Another big tip to follow is to never put ALL of your money into investments. After you pay all of your essential bills and expenses, any money you have left over can be invested. But if you put it all into investments, you’re essentially taking a gamble with that money.

Instead of putting it all into investments, keep back a small amount of money each month into a simple savings account. This way, if the stock market drops significantly, it won’t wipe out all of your money.

14. Take Advantage of Peer-to-Peer Lending

If you have the opportunity, take advantage of newer opportunities like Prosper and the Lending Club. In this case, you basically act as if you are a bank.

You can loan money in small increments to people whose goals and business plans you believe in. You can split these loans into small increments—one loan of $25 or another of $50. But when you make dozens of these loans (or even hundreds or thousands), then you’re loaning out your own money at interest.

In this case, you can usually get a minimum of 6% return on your investment and this will add up over time. (Higher rates of return are also not unheard of with riskier loans taking on higher rates of interest.) Usually, you can also get started with these lending platforms with about $1,000.

15. Real Estate Can Be a Gold Mine or a Money Pit

Many people will recommend that an investment property such as a rental home is an awesome way to make money…and they’re right, up to a point.

If you’re good with making home repairs on your own, then it can be a great way to make money because you’re acting as landlord while not having to pay to outsource your repair work. However, if you have to outsource this work, it probably won’t make much sense to make such an investment.

Another option might be to look at real estate notes. In this situation, one person buys a cluster of real estate properties. Then, several investors can put money into these properties that the original buyer manages.

That manager will then pay the investors dividends from those investments. In this way, you don’t have to be a handyman or handle problems with tenants—that’s all left up to the original manager. But you can still reap the rewards of the money you put into the properties.

16. Spend Less Than You Earn

This one sounds like a no-brainer but hear us out. You’ll never be able to grow your wealth and invest for the future if you don’t live within your means. In order to help this along, you have to do two things.

First, spending less is important. Look closely at your budget and decide where you can cut corners, even if it is just cutting out that daily Starbucks drink on the way to work.

(By the way, if you do this, that will save you about $100-$150 a month that you can then use to invest and grow your money.) Websites such as FrugalForLess.com can help tremendously in this effort.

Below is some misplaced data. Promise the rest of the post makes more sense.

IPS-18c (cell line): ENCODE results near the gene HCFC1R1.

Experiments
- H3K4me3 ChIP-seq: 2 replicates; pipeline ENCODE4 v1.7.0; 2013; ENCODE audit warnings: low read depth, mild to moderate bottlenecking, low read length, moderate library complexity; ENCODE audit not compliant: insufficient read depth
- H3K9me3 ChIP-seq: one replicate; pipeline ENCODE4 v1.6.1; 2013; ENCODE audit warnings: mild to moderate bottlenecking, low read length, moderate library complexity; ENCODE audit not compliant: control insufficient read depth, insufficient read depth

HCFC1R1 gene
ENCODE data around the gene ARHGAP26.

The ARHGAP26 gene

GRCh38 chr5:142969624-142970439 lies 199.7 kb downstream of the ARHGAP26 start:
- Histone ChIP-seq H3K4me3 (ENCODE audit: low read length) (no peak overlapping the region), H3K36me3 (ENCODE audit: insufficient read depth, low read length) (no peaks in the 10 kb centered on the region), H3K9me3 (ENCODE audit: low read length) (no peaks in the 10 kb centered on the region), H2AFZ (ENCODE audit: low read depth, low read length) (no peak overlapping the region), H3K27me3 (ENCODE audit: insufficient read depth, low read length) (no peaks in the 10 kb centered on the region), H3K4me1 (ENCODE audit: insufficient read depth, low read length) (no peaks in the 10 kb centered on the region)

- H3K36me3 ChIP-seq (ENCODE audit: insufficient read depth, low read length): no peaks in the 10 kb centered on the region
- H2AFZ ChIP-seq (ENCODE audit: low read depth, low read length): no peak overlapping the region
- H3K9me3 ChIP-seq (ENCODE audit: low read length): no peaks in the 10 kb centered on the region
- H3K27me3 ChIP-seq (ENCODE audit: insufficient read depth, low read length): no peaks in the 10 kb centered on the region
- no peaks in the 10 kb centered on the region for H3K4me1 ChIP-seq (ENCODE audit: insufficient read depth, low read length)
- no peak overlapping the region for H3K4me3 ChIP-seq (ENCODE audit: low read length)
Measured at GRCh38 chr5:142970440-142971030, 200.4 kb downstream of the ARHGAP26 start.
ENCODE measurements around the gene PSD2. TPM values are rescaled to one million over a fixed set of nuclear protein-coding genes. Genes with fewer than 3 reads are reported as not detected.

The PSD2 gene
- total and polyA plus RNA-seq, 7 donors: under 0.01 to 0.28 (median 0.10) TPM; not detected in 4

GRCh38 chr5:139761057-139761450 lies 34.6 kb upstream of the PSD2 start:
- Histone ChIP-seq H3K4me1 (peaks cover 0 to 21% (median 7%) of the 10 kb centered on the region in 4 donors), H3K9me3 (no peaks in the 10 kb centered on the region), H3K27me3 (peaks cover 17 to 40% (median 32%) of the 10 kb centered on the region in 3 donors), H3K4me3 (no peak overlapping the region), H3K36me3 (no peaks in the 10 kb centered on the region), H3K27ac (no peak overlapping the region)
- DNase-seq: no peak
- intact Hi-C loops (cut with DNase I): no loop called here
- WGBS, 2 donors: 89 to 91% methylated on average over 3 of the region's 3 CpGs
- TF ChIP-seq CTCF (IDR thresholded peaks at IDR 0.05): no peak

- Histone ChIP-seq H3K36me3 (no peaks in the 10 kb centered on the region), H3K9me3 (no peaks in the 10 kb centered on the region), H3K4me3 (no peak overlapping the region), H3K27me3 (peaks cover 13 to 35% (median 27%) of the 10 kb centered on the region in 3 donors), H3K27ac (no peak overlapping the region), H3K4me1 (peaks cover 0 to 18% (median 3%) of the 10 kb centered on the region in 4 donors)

Second, find ways to earn more money. This can be everything from taking on a second job while you can, to earning passive income online. It seems that everyone today has some kind of “side hustle” to earn money, so you might want to look into this as well.

17. Choose One of the Big Four

If you’re just starting out when it comes to investing, you really can’t go wrong with one of the four major types of investments: exchange-traded funds (ETFS), mutual funds, Roth IRAs, and certificates of deposit (CDs).

An ETF is traded the same way as individual stocks are, so you’re bringing in some of the “old familiarity” with this option. But this is a fund in that it is a collection, sometimes called a basket, of different stocks and bonds in a single grouping.

These can be thousands of different stocks, all bound together into one fund, which gives you a diversity of investments at a low cost.

This is very similar to mutual funds, but there are two big differences. ETFs are traded throughout the day while mutual funds only trade at the end of the day when the prices have become fixed. Furthermore, ETFs have lower brokerage and management fees than mutual funds.

Mutual funds often set a high limit, such as a $1000 minimum, to begin investing. With Roth IRAs, think of them as a tax-free savings account. You set aside money each month before taxes, so you don’t have to pay taxes on that income and you don’t have to pay taxes on the money that you earn from the interest.

This works wonders in creating a nest egg if you’re willing to commit to making monthly installments to the account. Finally, you can always go with the safest of investments, the certificate of deposit (CD).

You place, for instance, $1000 in a one-year CD with absolutely no risk. You cannot touch that $1000 without paying a penalty, but at the end of the year, you receive a relatively low 2% interest. It’s because the risk is almost non-existent that the reward is so low, but these are still great investments for those with a low risk threshold.

Unless you have a winning lottery ticket ferreted away that you plan on bringing out when you hit 65, chances are you’re going to have to work a little bit each year to get yourself ready for retirement.

But if you’re smart with your investments and follow these tips, you can safely increase your money creating a nest egg that’ll give you a good discretionary income along the way or a sizable chunk of cash when you’re ready to enjoy your golden years.